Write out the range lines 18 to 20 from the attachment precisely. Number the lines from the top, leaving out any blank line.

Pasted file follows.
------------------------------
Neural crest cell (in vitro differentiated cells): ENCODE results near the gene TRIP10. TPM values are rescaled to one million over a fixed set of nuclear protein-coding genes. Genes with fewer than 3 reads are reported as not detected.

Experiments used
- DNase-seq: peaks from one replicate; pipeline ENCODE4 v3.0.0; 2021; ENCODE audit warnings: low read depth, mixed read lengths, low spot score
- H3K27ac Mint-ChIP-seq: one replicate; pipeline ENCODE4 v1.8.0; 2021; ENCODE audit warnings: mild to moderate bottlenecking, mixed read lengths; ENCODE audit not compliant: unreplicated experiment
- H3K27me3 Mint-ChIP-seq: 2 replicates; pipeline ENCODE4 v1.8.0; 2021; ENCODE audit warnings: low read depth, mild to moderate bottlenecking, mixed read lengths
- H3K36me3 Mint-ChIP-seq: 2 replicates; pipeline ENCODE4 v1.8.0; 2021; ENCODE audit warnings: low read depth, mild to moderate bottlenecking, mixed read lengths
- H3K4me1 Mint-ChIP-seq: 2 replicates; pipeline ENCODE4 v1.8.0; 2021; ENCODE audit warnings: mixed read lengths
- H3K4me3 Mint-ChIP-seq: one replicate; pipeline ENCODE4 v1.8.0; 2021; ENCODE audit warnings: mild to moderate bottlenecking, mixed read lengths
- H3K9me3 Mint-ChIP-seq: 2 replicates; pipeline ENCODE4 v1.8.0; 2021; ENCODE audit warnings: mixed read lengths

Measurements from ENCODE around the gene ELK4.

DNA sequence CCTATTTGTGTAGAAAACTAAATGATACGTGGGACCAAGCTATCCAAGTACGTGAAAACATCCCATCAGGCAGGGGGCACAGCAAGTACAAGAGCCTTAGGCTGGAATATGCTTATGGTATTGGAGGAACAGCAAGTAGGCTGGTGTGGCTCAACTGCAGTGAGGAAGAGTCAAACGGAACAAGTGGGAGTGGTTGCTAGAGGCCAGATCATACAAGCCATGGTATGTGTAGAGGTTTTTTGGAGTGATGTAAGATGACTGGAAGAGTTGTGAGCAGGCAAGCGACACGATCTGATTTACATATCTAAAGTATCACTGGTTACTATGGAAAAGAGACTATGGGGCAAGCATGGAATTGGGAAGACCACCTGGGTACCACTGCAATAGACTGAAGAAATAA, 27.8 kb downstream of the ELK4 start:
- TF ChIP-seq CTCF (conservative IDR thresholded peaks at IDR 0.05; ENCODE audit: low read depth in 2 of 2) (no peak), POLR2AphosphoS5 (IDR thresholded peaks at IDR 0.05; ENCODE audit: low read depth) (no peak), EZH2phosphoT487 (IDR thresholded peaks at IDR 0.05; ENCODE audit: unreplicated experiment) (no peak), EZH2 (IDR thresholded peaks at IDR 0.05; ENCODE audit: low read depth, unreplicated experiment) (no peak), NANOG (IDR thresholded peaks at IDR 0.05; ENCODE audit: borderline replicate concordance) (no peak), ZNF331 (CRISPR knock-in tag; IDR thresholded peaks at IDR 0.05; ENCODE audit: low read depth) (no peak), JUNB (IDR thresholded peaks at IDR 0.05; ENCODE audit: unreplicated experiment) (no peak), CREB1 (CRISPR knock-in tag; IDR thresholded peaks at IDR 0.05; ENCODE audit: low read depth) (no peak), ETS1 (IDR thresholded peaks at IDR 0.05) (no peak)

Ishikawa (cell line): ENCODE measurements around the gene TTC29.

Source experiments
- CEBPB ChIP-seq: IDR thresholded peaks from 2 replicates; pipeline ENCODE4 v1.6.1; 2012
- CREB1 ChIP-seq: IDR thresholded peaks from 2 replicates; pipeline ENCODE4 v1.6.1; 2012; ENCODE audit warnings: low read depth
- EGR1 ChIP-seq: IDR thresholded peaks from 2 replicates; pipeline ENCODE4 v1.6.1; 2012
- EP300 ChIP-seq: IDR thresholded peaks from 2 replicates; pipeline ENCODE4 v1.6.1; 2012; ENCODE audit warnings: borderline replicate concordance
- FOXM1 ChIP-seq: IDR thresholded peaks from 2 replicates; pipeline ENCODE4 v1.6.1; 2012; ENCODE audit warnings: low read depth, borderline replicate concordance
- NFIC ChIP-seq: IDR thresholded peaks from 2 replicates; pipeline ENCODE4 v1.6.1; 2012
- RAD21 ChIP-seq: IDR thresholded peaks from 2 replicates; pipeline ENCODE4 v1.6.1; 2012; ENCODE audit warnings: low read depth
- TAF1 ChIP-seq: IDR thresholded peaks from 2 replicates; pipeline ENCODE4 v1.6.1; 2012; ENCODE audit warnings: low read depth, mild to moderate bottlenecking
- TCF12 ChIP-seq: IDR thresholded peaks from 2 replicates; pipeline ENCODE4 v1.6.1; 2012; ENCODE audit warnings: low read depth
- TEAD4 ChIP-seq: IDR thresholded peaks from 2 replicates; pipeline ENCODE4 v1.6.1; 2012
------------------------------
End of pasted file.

- EP300 ChIP-seq: IDR thresholded peaks from 2 replicates; pipeline ENCODE4 v1.6.1; 2012; ENCODE audit warnings: borderline replicate concordance
- FOXM1 ChIP-seq: IDR thresholded peaks from 2 replicates; pipeline ENCODE4 v1.6.1; 2012; ENCODE audit warnings: low read depth, borderline replicate concordance
- NFIC ChIP-seq: IDR thresholded peaks from 2 replicates; pipeline ENCODE4 v1.6.1; 2012